As part of a major series of global cuts across its divisions, Eli Lilly is putting two research centers on the chopping block.
In an update posted this morning, Lilly said it would be shuttering “a research and development office in Bridgewater, New Jersey, and the Lilly China Research and Development Center in Shanghai, China.”
The NJ center was acquired as part of its purchase of cancer biotech ImClone nine years ago, while its Shanghai center was only opened five years ago, with a focus on boosting its Asia footprint and on work in diabetes. When opened in 2012, it had 150 staffers, mainly from China. It did not given the numbers of staffers affected, or whether any will move across to other positions.
The cuts come as it “streamlines its pharmaceutical research and development activities.” The U.S. Big Pharma, which has seen a fairly barren patch of successful R&D in the past two years, will also “further consolidate some work to its existing shared service centers.”
Just six weeks ago, Lilly said it was seeking partners for two-thirds of its midphase oncology compounds to focus its R&D dollars on a clutch of early to midstage assets it thinks can become the new standard of care.
Lilly is prioritizing the development of seven candidates, including breast cancer drug abemaciclib, with two of the remaining six in phase 2, while the rest are yet to get out of phase 1. The list includes a PD-L1 antibody and PI3K/mTOR dual inhibitor Lilly is developing for use in combinations. And the small-molecule Chk-1 inhibitor it picked up from Array BioPharma.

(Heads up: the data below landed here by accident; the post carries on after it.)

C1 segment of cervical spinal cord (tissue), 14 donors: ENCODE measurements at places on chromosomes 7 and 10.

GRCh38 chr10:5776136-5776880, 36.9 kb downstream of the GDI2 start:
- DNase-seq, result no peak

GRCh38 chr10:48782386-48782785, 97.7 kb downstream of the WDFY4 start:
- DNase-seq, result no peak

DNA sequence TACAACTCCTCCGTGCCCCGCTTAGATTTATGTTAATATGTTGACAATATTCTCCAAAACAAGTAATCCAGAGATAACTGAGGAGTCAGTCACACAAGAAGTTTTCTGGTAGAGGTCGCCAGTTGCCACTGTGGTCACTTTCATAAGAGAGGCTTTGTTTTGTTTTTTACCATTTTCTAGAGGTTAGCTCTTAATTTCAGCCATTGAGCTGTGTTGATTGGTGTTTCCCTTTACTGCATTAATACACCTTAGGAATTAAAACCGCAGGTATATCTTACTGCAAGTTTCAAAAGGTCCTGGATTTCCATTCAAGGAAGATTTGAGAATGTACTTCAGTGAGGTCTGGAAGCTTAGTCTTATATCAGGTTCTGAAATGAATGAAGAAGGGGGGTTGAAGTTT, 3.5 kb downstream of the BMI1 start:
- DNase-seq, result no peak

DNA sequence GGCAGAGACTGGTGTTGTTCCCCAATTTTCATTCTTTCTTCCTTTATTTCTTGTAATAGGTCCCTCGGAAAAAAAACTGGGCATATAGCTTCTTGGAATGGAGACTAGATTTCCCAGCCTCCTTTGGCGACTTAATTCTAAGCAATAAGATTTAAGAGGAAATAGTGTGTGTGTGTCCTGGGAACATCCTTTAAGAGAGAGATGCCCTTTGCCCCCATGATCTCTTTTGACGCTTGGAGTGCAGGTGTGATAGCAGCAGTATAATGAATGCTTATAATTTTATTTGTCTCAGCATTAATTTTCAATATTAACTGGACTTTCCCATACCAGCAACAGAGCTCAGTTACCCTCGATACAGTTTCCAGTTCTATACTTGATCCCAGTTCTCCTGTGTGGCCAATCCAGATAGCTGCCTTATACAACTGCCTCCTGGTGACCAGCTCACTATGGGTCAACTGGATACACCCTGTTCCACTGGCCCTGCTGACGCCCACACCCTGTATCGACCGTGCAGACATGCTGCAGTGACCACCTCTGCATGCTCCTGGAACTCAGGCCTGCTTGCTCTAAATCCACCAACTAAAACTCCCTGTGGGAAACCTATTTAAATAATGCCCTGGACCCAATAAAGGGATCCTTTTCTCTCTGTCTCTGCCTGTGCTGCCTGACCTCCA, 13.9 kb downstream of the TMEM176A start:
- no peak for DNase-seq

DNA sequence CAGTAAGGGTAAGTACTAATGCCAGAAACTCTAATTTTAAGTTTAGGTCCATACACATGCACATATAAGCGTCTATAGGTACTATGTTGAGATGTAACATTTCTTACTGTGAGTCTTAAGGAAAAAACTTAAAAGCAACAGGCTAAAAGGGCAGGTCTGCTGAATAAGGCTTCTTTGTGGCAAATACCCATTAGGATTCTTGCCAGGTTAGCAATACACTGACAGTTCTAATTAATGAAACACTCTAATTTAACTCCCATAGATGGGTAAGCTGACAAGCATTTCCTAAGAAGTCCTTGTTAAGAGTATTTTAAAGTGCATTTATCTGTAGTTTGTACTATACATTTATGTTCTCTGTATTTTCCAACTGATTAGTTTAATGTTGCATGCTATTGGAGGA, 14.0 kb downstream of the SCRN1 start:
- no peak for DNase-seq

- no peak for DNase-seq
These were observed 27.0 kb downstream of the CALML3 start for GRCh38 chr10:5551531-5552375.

The decision to cull some of its cancer pipeline coincided with a recent setback for Lilly’s baricitinib. The Incyte-partnered rheumatoid arthritis drug was due to come to market this year. But a demand by FDA for another study to allay its concerns about the incidence of blood clots looks has pushed back its deadline.
Back in February, Lilly also said it was looking for 200 staffers from multiple R&D sites around the world to voluntarily sign up to leave the company. This was sold as a tweaking of the Lilly R&D machine ahead of renewed investment in specific areas of the operation, but came not long after larger cuts, which themselves followed the fading of expectations for Alzheimer’s flop solanezumab and subsequent retreat from the program.
Today's R&D ax falls amid a larger culling of around 3,500 workers across the company, including in manufacturing and other areas, and it hopes to do this via voluntary and/or early retirement. It’s all based around saving costs, namely $500 million a year, which should start from 2018.
Its China research cull comes month after fellow Big Pharma GSK also announced it would be closing down its central neuroscience R&D hub in China, and move positions over to the U.S., amid an R&D restructure from new CEO.